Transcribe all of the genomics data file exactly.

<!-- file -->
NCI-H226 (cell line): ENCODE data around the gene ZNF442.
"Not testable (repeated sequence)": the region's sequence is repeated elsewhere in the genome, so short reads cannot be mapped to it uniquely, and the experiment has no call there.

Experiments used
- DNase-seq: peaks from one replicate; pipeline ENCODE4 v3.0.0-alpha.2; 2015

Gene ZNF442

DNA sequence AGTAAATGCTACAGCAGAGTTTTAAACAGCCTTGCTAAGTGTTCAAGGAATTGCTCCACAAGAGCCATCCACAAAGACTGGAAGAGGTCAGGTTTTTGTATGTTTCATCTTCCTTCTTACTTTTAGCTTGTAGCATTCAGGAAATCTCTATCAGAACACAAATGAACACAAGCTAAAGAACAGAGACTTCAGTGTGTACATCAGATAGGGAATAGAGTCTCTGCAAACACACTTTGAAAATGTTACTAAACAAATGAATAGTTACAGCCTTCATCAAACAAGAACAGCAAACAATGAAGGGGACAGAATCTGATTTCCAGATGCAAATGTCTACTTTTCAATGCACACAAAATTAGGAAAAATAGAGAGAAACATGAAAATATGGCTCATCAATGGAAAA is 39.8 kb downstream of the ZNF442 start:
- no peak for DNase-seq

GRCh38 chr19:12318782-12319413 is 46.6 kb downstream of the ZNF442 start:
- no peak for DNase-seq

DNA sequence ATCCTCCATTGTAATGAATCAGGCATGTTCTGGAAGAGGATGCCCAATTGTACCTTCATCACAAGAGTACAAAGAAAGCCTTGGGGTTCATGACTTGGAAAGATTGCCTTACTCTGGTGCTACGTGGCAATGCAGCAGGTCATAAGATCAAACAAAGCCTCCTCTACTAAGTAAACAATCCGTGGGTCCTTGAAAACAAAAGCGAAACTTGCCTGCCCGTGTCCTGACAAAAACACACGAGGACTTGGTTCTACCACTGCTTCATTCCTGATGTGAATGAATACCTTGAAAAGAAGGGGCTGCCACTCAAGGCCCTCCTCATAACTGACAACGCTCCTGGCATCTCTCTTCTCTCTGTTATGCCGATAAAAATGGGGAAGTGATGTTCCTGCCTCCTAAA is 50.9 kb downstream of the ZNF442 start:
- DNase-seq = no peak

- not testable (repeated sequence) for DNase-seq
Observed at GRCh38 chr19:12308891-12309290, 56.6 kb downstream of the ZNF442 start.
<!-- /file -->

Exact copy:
NCI-H226 (cell line): ENCODE data around the gene ZNF442.
"Not testable (repeated sequence)": the region's sequence is repeated elsewhere in the genome, so short reads cannot be mapped to it uniquely, and the experiment has no call there.

Experiments used
- DNase-seq: peaks from one replicate; pipeline ENCODE4 v3.0.0-alpha.2; 2015

Gene ZNF442

DNA sequence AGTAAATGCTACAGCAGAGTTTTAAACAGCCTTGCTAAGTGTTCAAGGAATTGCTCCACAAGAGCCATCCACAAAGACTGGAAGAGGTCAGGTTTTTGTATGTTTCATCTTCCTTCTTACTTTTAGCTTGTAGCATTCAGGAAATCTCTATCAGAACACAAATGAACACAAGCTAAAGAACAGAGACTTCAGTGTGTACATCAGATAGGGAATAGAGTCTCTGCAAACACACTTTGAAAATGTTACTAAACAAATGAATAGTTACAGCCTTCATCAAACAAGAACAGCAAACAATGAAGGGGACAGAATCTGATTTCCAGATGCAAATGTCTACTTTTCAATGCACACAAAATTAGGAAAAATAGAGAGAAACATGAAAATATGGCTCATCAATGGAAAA is 39.8 kb downstream of the ZNF442 start:
- no peak for DNase-seq

GRCh38 chr19:12318782-12319413 is 46.6 kb downstream of the ZNF442 start:
- no peak for DNase-seq

DNA sequence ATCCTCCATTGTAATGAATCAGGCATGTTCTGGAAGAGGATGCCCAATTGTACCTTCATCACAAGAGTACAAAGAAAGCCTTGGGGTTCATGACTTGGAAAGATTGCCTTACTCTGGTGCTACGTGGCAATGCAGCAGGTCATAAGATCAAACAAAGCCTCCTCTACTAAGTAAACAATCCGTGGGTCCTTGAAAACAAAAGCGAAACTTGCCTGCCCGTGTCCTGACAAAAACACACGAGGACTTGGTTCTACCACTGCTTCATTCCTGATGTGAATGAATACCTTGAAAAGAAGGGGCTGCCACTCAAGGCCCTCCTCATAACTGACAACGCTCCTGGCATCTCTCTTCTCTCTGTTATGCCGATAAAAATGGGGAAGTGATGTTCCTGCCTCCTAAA is 50.9 kb downstream of the ZNF442 start:
- DNase-seq = no peak

- not testable (repeated sequence) for DNase-seq
Observed at GRCh38 chr19:12308891-12309290, 56.6 kb downstream of the ZNF442 start.